Bananas in Pyjamas
Release Date: Daily, 9:00 am
One of the benefits of having three boys over a period of nine years is that you’re guaranteed a long-term perspective on the progression of children’s television. Let me say that broadly speaking it isn’t pretty, and Bananas In Pyjamas is one of many unfortunate victims.
Over the past three years some children’s gems have received some unwelcome updates; Bananas is one of them. What was once a studio based program built on pantomime style acting and a cast of six characters has been transformed into a rather bland computer generated animation. A few of the original voices have been kept; others have been dropped, or lost in a confusing selection of new inclusions. Paradoxically, now that the program has been freed up of all studio constraints, the storylines have actually become less creative and the acting less clever. The result for the viewers is somewhat similar. There’s no need to imagine anything if a cartoon can just take you there, nor is there the opportunity to mimic the teddies or bananas’ games if they get to actually do everything they can conceive.
To be fair Bananas In Pyjamas isn’t on its own. Other classics like Thomas The Tank Engine, Fireman Sam and Postman Pat have undergone similar transformations over the past few years. The filming of actual models and the stop-motion animation that was familiar to both have been abandoned because ultimately they’re not scaleable. You can turn out a lot more programs, a lot faster if you can segment the production process, writing your scripts in one country while out-sourcing the CGI to Indian animators. But what’s the cost of this mass production?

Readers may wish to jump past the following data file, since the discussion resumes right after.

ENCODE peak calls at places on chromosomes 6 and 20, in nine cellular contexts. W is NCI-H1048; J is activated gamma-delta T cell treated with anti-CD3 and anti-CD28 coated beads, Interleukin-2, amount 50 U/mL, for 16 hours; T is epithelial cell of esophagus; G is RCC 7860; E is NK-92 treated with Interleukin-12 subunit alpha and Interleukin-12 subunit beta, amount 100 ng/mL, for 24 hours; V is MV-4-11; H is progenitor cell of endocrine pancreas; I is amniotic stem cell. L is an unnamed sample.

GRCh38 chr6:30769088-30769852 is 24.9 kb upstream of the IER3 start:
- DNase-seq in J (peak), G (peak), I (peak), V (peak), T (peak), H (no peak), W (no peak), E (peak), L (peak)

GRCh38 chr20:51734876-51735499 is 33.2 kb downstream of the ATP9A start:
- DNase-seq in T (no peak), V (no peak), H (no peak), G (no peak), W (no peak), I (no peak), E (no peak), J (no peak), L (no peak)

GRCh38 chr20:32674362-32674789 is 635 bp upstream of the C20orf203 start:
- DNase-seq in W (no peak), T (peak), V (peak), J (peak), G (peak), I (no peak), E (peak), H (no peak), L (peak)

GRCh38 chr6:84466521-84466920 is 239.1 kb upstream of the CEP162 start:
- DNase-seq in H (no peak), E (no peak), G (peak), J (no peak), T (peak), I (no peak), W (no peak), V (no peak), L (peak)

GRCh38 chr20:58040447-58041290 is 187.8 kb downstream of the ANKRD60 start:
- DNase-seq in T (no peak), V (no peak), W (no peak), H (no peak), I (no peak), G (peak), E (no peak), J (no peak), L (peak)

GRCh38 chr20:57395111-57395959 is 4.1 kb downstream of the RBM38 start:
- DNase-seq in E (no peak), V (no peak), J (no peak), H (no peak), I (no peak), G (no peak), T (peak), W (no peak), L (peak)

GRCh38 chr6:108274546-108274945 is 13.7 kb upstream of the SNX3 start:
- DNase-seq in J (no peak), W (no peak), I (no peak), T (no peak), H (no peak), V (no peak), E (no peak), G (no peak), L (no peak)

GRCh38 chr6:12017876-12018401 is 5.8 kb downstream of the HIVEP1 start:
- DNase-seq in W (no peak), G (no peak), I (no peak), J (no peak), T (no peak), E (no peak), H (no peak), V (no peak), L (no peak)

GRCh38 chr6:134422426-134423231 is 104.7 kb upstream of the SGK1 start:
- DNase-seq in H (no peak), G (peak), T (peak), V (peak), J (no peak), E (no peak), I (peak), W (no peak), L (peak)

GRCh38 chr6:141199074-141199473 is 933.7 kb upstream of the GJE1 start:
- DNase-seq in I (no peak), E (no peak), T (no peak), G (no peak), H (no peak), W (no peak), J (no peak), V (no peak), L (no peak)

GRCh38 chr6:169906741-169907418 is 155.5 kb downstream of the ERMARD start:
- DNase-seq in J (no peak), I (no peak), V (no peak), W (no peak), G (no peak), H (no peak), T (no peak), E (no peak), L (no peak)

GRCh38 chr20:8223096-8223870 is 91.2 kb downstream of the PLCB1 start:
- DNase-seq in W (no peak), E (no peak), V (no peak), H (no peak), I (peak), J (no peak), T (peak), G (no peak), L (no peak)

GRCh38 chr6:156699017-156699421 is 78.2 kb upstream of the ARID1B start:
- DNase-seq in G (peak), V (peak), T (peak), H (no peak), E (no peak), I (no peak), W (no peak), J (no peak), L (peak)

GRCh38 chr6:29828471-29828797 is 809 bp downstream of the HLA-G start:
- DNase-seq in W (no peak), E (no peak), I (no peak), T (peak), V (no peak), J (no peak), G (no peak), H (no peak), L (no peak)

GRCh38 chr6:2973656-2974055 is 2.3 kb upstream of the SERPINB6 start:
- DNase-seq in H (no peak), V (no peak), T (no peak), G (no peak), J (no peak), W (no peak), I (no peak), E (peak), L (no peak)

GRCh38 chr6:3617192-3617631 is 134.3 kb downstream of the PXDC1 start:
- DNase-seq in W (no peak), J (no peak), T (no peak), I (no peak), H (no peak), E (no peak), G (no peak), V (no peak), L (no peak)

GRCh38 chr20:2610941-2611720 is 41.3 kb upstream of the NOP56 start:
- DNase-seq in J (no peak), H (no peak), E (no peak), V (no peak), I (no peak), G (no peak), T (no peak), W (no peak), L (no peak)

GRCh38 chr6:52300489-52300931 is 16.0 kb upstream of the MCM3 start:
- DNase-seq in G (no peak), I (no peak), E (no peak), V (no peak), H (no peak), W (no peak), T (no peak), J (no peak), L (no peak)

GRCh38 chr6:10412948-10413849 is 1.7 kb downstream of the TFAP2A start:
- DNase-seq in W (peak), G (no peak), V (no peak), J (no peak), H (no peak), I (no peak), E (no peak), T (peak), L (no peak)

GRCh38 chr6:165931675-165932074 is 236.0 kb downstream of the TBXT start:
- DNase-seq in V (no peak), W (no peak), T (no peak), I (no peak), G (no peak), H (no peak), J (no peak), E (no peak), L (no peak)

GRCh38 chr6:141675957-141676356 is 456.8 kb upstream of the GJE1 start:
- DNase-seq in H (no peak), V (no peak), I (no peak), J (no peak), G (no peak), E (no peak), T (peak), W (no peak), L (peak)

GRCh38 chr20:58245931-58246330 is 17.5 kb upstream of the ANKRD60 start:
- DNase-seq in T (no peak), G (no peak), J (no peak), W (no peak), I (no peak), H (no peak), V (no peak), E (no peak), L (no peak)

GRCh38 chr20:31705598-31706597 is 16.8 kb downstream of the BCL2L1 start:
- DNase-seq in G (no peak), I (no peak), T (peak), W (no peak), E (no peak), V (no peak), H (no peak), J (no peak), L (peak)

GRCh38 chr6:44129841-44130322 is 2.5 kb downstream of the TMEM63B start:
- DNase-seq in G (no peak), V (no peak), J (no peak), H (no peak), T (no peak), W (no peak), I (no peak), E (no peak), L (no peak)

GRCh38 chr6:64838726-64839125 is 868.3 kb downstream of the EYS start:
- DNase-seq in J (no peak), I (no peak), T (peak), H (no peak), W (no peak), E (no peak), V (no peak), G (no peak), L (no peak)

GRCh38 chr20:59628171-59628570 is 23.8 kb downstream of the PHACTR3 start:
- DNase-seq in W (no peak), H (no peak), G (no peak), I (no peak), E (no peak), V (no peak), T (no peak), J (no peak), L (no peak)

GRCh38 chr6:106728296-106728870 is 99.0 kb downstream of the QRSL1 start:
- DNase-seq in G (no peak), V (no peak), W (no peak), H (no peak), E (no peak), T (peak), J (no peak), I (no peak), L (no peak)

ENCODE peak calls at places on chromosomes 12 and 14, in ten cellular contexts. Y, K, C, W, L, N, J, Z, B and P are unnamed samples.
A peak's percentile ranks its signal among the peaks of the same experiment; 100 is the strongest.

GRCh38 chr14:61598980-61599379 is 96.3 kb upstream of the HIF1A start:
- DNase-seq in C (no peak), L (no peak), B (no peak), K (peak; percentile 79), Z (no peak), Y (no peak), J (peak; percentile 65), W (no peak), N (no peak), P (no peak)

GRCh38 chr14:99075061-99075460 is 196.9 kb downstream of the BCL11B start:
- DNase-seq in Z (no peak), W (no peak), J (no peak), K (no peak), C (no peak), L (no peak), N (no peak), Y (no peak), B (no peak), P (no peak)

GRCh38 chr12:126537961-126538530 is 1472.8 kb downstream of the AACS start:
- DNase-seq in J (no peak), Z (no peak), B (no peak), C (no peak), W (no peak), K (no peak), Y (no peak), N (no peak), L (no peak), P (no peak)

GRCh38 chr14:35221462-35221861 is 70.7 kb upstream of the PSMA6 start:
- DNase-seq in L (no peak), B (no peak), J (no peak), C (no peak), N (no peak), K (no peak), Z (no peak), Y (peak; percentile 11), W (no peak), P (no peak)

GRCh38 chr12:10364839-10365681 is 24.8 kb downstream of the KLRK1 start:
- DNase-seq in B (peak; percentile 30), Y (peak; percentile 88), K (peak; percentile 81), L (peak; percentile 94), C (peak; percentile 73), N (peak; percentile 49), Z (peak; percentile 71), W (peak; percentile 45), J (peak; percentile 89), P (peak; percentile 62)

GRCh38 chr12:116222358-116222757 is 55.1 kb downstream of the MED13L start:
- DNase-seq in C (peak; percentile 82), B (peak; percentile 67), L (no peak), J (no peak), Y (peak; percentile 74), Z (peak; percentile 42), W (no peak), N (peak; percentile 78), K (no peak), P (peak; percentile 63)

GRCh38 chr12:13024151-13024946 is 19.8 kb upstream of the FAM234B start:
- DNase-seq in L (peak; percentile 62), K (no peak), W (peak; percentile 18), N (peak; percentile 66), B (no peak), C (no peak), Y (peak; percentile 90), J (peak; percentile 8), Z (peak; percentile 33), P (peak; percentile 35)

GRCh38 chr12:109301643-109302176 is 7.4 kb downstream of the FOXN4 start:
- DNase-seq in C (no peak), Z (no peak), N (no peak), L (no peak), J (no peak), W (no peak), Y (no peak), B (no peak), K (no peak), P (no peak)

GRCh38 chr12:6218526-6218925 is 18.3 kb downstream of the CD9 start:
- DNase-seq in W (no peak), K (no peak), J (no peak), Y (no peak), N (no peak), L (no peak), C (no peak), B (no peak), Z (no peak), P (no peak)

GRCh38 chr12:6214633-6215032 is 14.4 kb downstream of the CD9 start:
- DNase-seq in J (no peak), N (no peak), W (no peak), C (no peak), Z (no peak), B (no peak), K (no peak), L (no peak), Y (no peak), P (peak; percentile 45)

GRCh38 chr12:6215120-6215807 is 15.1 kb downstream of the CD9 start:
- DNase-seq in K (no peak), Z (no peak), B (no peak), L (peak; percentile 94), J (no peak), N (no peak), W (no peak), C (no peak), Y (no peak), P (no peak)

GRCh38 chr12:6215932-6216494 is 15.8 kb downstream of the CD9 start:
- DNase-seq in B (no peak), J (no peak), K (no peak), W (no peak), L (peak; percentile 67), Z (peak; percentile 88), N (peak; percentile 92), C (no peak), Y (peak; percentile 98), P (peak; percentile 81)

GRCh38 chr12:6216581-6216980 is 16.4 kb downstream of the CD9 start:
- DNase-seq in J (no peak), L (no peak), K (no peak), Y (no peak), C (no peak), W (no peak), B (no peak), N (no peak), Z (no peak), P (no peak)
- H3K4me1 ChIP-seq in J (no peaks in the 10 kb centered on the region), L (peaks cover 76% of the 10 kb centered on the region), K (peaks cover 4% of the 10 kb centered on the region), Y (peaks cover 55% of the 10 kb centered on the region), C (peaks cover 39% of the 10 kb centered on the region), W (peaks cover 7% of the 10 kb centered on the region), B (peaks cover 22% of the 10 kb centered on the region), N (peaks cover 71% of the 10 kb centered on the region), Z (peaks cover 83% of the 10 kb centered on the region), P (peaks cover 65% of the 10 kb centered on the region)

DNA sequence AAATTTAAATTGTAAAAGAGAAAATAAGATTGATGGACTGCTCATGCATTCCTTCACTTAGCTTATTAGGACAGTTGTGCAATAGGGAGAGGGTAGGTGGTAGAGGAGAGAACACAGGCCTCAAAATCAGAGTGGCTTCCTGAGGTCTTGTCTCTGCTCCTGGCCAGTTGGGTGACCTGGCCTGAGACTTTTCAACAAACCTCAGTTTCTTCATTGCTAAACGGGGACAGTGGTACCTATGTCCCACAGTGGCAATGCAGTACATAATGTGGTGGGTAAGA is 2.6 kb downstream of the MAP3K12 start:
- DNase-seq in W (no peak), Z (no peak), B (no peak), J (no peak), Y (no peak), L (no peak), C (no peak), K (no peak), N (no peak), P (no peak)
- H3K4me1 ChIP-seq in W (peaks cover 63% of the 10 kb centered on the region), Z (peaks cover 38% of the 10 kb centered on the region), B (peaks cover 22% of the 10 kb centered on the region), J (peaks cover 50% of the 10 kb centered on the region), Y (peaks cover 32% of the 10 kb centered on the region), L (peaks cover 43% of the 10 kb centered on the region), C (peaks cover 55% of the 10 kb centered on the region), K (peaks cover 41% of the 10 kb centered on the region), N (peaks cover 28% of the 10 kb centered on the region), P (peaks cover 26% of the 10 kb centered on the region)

As a producer I’m going to comment on the depressing direction this is for children’s television. The mass production of iconic series like these inevitably leads to not only poor quality imagery but shallow characters involved in less considered storylines.
As a parent I’m concerned for the way this flood of material panders to my child’s desire to be entertained on demand. I’m a big advocate of ‘intentional viewing’ – I don’t think we should turn in the TV unless we know what we want to watch, and I think it’s best to select what children watch rather than let them surf the channel and interact with what networks think are good for them. However there’s an additional issue here and one that might seem strange from a television reviewer: sometimes it’s good just to leave the telly off. The mass production of series means there is always something new, always another DVD to own. In short always something to watch. There’s little room in this ‘catch up’ environment for a child to develop contentment or patience. Instead they’ve barely finished watching one series before they’re wanting the next.
And that leads me to how I feel as a Christian. I’m never happy about any development that places a child of mine at the centre of his own personal universe. There was a time when a parent could simply say, ‘It’s not on right now’, or ‘You’ve watched that already – how about you go outside?’ but the endless supply of material means that parents have to come up with a better explanation. How about, ‘That’s not what our family is doing now’?